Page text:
The BioScience Talks podcast features discussions of topical issues related to the biological sciences.
The pandemic resulting from SARS-CoV-2 has had profound impacts on the conduct of scientific research and education: A large proportion of field research has ground to a halt, and research and science education were forced to move online. In light of these developments, the nation's biodiversity infrastructure--natural history collections housed in museums, herbaria, universities, and colleges, among other locations, and often available digitally--are ready to play an even larger role in enabling important scientific discoveries. Further, collections may also be instrumental in preventing or mitigating future infectious outbreaks.
These developments are highlighted in two BioScience articles published today, both of which call for greater collaboration between the biodiversity collections community and other fields of study. In an Editorial, "Human Health, Interagency Coordination, and the Need for Biodiversity Data", Jennifer M. Zaspel and colleagues note that "massive advances in infrastructure, digitization, and organization of physical specimens and their associated data have transformed their use to address global societal challenges." To build on these successes, the authors argue for greater interagency cooperation and support for the "infrastructure, coordination, and management of biodiversity data."
In a concurrently published Viewpoint, "Integrating Biodiversity Infrastructure into Pathogen Discovery and Mitigation of Emerging Infectious Diseases" Joseph A. Cook and colleagues elaborate the ways in which biodiversity science is a powerful tool for identifying future threats to human well-being. "At its core," the authors write, "the COVID-19 pandemic is a consequence of our fundamental ignorance of our planet's natural ecosystems and the effects of our encroachment on them." If properly supported, they argue, the world's natural history collections, which house 3 billion-plus specimens, can be a powerful tool for combating this ignorance. Such an effort will require new and large-scale collaboration with the biomedical community, report the authors. At present, they say, such efforts are hampered because "these communities are only vaguely aware of each other's resources, despite obvious benefits for both basic and clinical research."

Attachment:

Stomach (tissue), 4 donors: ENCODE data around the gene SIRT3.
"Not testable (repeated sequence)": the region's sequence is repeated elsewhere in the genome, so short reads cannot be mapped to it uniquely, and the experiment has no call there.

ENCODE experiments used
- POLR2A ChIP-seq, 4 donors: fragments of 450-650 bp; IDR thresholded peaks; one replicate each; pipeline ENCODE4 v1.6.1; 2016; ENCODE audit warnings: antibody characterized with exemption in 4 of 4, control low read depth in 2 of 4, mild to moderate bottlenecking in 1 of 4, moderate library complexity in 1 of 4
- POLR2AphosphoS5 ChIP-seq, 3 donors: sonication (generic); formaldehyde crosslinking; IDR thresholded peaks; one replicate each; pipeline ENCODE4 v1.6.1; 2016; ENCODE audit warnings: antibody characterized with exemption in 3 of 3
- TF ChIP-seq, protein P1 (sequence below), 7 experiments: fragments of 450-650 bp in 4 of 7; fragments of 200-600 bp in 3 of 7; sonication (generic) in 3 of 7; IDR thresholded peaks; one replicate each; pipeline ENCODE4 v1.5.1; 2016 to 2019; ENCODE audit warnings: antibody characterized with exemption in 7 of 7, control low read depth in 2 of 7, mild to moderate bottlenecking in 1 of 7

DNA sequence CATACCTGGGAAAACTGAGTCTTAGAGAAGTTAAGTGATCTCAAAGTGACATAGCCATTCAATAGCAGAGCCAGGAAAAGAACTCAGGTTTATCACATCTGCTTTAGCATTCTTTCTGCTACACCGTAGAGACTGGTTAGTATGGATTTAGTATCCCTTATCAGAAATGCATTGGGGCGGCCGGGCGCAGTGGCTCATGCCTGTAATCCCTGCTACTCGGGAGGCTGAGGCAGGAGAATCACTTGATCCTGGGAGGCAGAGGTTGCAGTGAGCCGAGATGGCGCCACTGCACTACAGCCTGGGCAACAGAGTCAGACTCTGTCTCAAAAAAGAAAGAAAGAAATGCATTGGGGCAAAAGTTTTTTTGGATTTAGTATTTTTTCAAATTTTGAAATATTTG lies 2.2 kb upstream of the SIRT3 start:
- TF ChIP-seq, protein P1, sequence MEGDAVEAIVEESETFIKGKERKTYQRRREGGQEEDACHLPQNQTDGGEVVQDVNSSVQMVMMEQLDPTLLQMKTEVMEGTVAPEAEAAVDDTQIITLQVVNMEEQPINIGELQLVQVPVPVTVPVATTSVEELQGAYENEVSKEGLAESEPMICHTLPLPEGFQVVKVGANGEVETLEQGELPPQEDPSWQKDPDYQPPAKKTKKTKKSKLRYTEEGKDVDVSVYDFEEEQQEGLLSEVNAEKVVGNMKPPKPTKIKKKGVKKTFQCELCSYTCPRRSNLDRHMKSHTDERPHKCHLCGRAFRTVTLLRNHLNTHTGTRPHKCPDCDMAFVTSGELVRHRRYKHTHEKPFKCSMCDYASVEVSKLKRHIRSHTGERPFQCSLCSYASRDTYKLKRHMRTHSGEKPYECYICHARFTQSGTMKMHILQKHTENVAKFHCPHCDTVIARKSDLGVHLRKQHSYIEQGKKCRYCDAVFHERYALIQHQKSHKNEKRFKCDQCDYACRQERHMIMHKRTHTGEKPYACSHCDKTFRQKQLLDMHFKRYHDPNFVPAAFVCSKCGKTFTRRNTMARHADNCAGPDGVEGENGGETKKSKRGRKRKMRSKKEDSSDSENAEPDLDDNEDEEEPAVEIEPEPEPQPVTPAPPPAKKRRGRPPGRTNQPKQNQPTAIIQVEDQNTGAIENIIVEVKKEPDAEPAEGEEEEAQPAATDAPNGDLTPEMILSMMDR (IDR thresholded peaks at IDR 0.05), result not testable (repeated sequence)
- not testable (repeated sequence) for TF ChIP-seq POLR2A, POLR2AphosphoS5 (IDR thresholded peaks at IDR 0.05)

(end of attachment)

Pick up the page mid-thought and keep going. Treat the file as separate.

On a recent episode of BioScience Talks, several of the authors of these publications were joined by representatives from the BLUE (Biodiversity Literacy in Undergraduate Education) project and BCEENET (Biological Collections in Ecology and Evolution Network), two efforts that promote student learning via digitized specimens. The conversation ranged from today's publications to the use of collections as an educational tool, with a particular focus on working with digitized specimens in remote-learning environments.
These discussions amplify the call for new investments in research and education that were recently outlined in the Extended Specimen Network--a community-informed strategic vision for new investments in biodiversity science and education.